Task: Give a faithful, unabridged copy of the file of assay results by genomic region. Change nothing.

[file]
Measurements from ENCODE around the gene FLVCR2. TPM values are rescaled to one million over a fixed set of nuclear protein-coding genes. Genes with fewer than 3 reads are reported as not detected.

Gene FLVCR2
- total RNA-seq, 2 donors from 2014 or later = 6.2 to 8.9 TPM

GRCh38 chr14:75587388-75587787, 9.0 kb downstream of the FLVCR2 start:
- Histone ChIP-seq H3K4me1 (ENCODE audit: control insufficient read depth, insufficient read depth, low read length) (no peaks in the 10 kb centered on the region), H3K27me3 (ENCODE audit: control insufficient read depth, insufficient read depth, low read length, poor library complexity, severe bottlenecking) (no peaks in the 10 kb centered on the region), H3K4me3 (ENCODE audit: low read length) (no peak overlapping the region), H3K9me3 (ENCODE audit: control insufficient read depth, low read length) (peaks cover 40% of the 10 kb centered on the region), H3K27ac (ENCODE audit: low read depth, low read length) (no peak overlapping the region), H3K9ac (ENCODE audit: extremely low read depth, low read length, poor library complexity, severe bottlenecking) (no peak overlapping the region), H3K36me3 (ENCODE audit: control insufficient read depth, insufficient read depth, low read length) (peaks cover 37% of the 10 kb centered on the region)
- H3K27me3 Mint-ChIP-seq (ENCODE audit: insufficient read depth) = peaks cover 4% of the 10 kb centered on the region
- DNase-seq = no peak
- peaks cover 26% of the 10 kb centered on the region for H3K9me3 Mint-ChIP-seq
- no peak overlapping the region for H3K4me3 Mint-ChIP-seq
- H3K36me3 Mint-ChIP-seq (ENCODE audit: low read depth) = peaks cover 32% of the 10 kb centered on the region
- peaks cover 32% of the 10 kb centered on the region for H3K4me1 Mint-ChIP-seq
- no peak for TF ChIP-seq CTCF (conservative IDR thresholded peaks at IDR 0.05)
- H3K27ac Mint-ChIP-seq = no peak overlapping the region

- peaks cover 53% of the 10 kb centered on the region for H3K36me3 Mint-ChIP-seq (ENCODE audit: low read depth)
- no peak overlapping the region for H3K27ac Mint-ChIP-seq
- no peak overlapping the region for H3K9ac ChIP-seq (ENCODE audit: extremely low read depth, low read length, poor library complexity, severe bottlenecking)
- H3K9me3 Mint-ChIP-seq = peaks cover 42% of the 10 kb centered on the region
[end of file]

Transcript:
Measurements from ENCODE around the gene FLVCR2. TPM values are rescaled to one million over a fixed set of nuclear protein-coding genes. Genes with fewer than 3 reads are reported as not detected.

Gene FLVCR2
- total RNA-seq, 2 donors from 2014 or later = 6.2 to 8.9 TPM

GRCh38 chr14:75587388-75587787, 9.0 kb downstream of the FLVCR2 start:
- Histone ChIP-seq H3K4me1 (ENCODE audit: control insufficient read depth, insufficient read depth, low read length) (no peaks in the 10 kb centered on the region), H3K27me3 (ENCODE audit: control insufficient read depth, insufficient read depth, low read length, poor library complexity, severe bottlenecking) (no peaks in the 10 kb centered on the region), H3K4me3 (ENCODE audit: low read length) (no peak overlapping the region), H3K9me3 (ENCODE audit: control insufficient read depth, low read length) (peaks cover 40% of the 10 kb centered on the region), H3K27ac (ENCODE audit: low read depth, low read length) (no peak overlapping the region), H3K9ac (ENCODE audit: extremely low read depth, low read length, poor library complexity, severe bottlenecking) (no peak overlapping the region), H3K36me3 (ENCODE audit: control insufficient read depth, insufficient read depth, low read length) (peaks cover 37% of the 10 kb centered on the region)
- H3K27me3 Mint-ChIP-seq (ENCODE audit: insufficient read depth) = peaks cover 4% of the 10 kb centered on the region
- DNase-seq = no peak
- peaks cover 26% of the 10 kb centered on the region for H3K9me3 Mint-ChIP-seq
- no peak overlapping the region for H3K4me3 Mint-ChIP-seq
- H3K36me3 Mint-ChIP-seq (ENCODE audit: low read depth) = peaks cover 32% of the 10 kb centered on the region
- peaks cover 32% of the 10 kb centered on the region for H3K4me1 Mint-ChIP-seq
- no peak for TF ChIP-seq CTCF (conservative IDR thresholded peaks at IDR 0.05)
- H3K27ac Mint-ChIP-seq = no peak overlapping the region

- peaks cover 53% of the 10 kb centered on the region for H3K36me3 Mint-ChIP-seq (ENCODE audit: low read depth)
- no peak overlapping the region for H3K27ac Mint-ChIP-seq
- no peak overlapping the region for H3K9ac ChIP-seq (ENCODE audit: extremely low read depth, low read length, poor library complexity, severe bottlenecking)
- H3K9me3 Mint-ChIP-seq = peaks cover 42% of the 10 kb centered on the region